Held: Hague Convention Not Exclusive Means of International Service
The second ruling within the Decision is the Court’s sanction of an alternative means of international service outside the Hague Convention.
The Liquidators served the complaints on the foreign Defendants by mail, including by international registered mail, at addresses listed in Sentry’s records. The Liquidators also served the complaints by mail on the Defendants’ counsel at their New York offices. The Liquidators conceded that mail service failed to satisfy the requirements of the Hague Convention but requested retroactive approval of their service by mail as being permissible under applicable law, or—alternatively—permission to re-effectuate service.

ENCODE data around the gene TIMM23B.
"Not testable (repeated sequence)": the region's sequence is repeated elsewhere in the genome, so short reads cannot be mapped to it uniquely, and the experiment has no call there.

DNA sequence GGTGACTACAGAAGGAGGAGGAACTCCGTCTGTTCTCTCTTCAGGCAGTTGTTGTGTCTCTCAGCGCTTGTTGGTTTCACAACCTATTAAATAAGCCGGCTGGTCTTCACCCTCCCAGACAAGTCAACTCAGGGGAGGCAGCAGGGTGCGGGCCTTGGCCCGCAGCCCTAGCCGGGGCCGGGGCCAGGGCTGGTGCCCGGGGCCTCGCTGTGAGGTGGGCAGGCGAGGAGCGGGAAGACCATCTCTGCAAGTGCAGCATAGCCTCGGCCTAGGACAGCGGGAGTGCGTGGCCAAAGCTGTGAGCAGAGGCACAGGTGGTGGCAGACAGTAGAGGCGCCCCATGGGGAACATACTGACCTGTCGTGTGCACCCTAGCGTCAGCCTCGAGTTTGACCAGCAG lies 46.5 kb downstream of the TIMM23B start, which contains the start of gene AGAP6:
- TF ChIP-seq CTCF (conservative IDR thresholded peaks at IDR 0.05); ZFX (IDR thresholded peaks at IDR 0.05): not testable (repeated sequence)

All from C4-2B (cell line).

The Court held that a plaintiff is not precluded from attempting service through alternative means as the Court is permitted to order service pursuant to “any means not prohibited by international agreement.”18 The Court noted that the statute required the Liquidators to seek prior approval of such alternative methods, so it could not in this instance grant retroactive approval. However, the Court noted it had the discretion to approve the requested service on US counsel prospectively. First, service on counsel was arguably service on a “domestic conduit”19 and not prohibited by international agreement. Second, there were attempts to serve Defendants and any insistence on service under the Hague Convention would have been prohibitively expensive. Finally, given that the Liquidators had exercised due diligence to serve Defendants in a timely manner and the Defendants’ participation over the previous ten years through their local US counsel in defending the claims which were the subject of the Liquidators’ complaints, the Court saw no reason not to authorize additional time to re-effectuate service on local counsel in the US.